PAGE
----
Written by Connie Hogue, Director of Human Resources and Safety
The human body regulates its temperature through sweating, which happens until it’s exposed to more heat than it can handle. People who are exposed to extreme heat or work in hot environments may be at risk of heat stress. Heat stress can result in heat stroke, heat exhaustion, heat cramps, or heat rashes.
Heat exhaustion and heatstroke can quickly become serious, resulting in delirium, organ damage and even death. People most at risk for heat exhaustion and heatstroke include infants and young children, people 65 and older, people who are ill, have chronic health conditions, or are on certain medications.
Heatstroke is a condition caused by the body overheating, usually as a result of prolonged exposure to or physical exertion in high temperatures and high humidity. This most serious form of heat injury occurs when your body temperature rises to 103˚ F or higher.
Heatstroke requires emergency treatment. Untreated heatstroke can quickly damage your brain, heart, kidneys and muscles. The damage worsens the longer treatment is delayed, increasing your risk of serious complications or death. Call 911 immediately if you suspect heatstroke.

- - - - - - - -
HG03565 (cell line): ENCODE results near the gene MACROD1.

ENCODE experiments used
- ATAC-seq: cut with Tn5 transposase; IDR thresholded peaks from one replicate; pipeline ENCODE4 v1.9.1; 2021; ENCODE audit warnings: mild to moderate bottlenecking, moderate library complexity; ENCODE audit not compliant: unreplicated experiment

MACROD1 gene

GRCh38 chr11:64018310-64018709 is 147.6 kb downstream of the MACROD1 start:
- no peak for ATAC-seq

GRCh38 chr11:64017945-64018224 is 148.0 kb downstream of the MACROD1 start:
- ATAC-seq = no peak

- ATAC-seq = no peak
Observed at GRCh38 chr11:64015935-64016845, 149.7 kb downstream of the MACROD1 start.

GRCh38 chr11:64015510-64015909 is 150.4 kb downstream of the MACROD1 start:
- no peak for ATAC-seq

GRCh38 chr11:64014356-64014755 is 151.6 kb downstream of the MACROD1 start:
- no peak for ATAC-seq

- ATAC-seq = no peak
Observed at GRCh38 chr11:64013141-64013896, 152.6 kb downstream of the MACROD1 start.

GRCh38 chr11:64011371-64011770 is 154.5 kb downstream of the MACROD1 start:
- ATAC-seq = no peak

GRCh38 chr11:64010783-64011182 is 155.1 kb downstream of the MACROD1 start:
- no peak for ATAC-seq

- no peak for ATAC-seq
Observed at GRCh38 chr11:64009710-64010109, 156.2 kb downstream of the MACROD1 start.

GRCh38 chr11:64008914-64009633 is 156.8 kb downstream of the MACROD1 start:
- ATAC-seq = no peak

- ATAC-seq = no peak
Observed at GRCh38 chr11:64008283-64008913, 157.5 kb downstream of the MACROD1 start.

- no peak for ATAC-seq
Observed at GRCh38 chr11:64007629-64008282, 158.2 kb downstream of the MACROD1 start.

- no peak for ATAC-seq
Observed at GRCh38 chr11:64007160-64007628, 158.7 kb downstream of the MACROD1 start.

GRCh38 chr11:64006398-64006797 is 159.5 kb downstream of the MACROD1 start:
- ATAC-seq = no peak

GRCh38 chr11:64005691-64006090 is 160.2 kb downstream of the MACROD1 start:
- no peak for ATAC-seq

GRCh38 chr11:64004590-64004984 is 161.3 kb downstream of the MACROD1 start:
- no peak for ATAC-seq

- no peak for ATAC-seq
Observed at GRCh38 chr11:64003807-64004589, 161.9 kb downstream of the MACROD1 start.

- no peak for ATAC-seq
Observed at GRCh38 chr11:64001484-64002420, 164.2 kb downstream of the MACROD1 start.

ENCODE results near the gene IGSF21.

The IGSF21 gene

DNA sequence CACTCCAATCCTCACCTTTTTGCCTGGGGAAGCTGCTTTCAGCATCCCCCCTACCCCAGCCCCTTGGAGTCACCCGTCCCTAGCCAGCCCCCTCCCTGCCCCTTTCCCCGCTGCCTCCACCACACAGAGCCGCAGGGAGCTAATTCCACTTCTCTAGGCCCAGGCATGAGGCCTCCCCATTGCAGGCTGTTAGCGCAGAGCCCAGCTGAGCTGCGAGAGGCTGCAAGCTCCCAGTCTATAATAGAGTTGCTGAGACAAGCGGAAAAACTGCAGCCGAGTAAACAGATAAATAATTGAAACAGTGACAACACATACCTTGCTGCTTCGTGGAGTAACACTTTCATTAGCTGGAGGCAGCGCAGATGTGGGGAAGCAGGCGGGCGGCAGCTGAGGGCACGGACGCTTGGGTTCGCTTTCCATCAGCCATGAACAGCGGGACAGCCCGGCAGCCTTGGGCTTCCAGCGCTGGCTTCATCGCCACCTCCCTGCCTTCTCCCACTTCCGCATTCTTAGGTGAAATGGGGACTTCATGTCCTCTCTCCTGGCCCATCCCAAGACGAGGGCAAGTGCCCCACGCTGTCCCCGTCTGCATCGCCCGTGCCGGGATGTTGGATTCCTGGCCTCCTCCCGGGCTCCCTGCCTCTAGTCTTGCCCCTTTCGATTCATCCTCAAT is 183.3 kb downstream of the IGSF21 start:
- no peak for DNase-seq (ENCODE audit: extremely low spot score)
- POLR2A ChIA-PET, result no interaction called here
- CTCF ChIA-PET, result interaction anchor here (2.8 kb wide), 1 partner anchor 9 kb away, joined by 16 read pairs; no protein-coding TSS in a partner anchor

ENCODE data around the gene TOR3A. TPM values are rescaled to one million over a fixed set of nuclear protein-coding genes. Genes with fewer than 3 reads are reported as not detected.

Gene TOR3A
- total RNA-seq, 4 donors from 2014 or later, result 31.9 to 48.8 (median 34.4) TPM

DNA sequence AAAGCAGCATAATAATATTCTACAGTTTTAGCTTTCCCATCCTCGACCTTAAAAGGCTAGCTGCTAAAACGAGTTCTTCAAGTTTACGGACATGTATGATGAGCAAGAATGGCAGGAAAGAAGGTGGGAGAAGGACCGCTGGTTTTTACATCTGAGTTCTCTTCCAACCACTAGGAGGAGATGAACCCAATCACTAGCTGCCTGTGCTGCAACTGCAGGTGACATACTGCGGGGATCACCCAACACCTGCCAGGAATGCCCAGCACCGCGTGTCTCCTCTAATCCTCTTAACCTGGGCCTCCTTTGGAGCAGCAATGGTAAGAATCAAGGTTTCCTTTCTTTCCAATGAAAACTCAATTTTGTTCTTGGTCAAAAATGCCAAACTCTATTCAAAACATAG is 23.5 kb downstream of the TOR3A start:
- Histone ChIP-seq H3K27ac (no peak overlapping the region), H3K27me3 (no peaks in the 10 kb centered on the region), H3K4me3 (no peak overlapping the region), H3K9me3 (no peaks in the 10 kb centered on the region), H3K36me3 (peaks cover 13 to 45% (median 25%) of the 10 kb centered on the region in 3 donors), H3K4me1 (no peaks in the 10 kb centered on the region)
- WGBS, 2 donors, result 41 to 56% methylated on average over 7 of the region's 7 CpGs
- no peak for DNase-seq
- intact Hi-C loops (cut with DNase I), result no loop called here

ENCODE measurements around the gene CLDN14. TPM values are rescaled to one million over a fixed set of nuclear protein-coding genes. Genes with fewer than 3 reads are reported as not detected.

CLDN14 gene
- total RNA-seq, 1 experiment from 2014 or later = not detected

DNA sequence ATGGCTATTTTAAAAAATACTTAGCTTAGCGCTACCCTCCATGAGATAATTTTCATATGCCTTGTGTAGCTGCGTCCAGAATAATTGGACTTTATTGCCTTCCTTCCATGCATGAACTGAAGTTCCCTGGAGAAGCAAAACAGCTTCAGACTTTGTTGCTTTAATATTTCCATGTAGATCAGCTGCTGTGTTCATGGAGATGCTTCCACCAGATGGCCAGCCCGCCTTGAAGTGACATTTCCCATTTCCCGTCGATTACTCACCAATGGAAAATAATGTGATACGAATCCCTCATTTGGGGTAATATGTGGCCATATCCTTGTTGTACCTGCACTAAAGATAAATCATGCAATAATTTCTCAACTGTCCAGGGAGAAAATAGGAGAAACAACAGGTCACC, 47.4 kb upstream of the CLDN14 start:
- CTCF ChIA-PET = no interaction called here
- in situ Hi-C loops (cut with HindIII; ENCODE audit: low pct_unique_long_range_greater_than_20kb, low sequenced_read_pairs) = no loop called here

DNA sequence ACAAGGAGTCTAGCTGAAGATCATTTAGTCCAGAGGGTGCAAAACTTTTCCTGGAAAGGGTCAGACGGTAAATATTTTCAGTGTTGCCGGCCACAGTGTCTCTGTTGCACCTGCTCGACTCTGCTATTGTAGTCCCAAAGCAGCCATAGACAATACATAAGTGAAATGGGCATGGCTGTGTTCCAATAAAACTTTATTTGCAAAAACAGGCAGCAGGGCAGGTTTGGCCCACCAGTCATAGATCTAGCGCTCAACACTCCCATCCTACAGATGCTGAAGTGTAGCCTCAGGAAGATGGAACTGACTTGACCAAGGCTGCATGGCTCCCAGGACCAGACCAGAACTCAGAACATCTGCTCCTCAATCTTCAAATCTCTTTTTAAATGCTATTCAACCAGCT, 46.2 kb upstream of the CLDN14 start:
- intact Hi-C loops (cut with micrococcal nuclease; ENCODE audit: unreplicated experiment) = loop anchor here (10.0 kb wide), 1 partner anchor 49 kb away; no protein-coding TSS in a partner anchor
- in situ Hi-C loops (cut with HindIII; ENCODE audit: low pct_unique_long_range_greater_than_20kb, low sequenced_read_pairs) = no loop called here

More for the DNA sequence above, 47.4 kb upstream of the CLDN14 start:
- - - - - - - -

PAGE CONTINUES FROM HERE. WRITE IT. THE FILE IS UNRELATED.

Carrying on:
Causes of heat exhaustion include exposure to high temperatures, particularly when combined with high humidity and strenuous physical activity. Without prompt treatment, heat exhaustion can lead to heatstroke, a life-threatening condition.
Heat cramps tend to impact people who sweat a lot during strenuous activity. This sweating depletes the body’s salt and moisture levels. Low salt levels in muscles causes painful cramps. Heat cramps may also be a symptom of heat exhaustion.
Unprotected skin can be damaged by the
sun’s ultraviolet (UV) rays in as little as 15 minutes. However, it can take up to 12 hours for skin to show the full effect of sun exposure. According to the Center for Disease Control (CDC), even a few serious sunburns can increase the risk of getting skin cancer.
Heat rash is a skin irritation caused by excessive sweating during hot, humid weather. It typically appears as a red cluster of small blisters.